Rural residents savor the laid-back lifestyle
Rural residents across North Central Florida savor the laid-back lifestyle
Cast net fishing in the Gulf of Mexico.
Horseback riding and playing bluegrass music.
Cheering for the hometown football team on Friday nights, or singing for the church choir on Sunday mornings.
Those are seasonings that provide unique flavors to the small towns of North Central Florida. While many of the activities are unique to a specific community, others can be found in several places.
Rural North Florida has features that have attracted equestrians, anglers, farmers, and others who are willing to eschew the conveniences of nearby shopping, medical care and schools for the freedom to pursue their outdoor interests.
In some cases, those who left the area to pursue a job or an education or for some other reason find themselves returning again and again for the atmosphere they associate with rural life.
A big draw each fall is Friday night football, regardless of the weather. With few exceptions, rural high schools have football teams that play under the lights on Friday nights, drawing hundreds of local residents to the stadiums.
Valencia Mells, a 1985 graduate of Newberry High School, is among those still sitting in the bleachers every Friday night.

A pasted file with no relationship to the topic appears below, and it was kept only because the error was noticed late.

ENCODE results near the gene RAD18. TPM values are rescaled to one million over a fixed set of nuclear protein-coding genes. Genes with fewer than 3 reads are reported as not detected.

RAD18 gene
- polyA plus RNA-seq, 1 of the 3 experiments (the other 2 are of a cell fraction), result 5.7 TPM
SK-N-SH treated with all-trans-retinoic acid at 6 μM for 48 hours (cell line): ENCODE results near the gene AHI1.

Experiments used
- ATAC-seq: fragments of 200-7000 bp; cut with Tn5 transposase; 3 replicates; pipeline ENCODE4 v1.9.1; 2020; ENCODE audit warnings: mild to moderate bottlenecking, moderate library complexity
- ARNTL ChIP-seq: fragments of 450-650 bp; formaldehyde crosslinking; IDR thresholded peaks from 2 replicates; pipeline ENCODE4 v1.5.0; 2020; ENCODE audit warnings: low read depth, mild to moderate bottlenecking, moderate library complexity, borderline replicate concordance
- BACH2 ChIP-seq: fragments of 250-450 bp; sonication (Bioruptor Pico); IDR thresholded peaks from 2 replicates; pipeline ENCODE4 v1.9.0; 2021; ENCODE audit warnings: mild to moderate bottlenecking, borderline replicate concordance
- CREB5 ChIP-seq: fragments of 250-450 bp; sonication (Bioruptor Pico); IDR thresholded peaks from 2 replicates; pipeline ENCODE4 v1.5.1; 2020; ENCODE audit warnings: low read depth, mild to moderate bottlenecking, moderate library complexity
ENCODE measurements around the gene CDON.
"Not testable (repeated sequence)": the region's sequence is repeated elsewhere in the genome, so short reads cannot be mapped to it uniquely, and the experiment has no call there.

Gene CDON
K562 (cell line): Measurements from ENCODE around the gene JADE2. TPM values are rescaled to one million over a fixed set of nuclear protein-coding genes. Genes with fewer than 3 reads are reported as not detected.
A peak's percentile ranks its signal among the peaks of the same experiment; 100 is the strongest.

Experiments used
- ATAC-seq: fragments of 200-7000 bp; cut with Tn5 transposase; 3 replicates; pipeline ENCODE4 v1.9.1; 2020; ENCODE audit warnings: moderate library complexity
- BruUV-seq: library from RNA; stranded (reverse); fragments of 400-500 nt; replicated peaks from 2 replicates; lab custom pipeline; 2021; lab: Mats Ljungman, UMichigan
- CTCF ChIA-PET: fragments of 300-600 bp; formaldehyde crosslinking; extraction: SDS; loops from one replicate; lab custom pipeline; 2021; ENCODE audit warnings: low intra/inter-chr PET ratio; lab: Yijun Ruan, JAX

"I am here every year, every game," said Mells. "It's Panther pride in this small town. It's like a close-knit family."
Newberry High School graduate Tommy Hemphill, who played tight end for the Panthers nearly 20 years ago, brought his 13-year-old daughter, Taylor, from Orlando to attend this year's homecoming game on Sept. 28.
"This field brings back memories," said Hemphill. "The family brings you back to town and back to the game."
In some communities, there is a specific bit of geography that draws residents together regularly. In Orange Lake, it's the lake.
"We are swamp rats in this community," said Troy Abner, a native of the area. "When we get up, we go down to the lake. We like frog legs instead of filet mignon."
Abner said he has seen the lake go dry four or five times since he was born in the area in 1962. The bouts of drought can have a significant effect on those who rely on anglers and other visitors. But in good times and in bad times, Orange Lake has a place just like the place found in most small towns — the local pub.
In the Orange Lake community, the pub is U.S. Veterans Post 102 on U.S. 441. It is part bar, part restaurant and a total social club for patrons.
"We don't have nothing," said Joe Kutcher of McIntosh. "But we sit here and we socialize. This is a gathering hole for us. It's socialization — being friends with people you can talk with whether it be right, wrong or indifferent."
With daily drink and lunch specials, frequent karaoke nights and special events like the annual Christmas party, the post is a place where guys like Rod Walker of McIntosh feel comfortable and accepted.
"I live up in the big city (McIntosh). We have a flashing light," Walker said. "I wanted to come back to the country people. People around here are just trying to get along."
Cyndi Purvis has been bartending at the Orange Lake post for a few years, serving an older crowd, weekend visitors escaping boredom, boaters and locals, she said. "We have a preference for country western music here," she said. "They come for steak dinner, and stay for karaoke and dancing."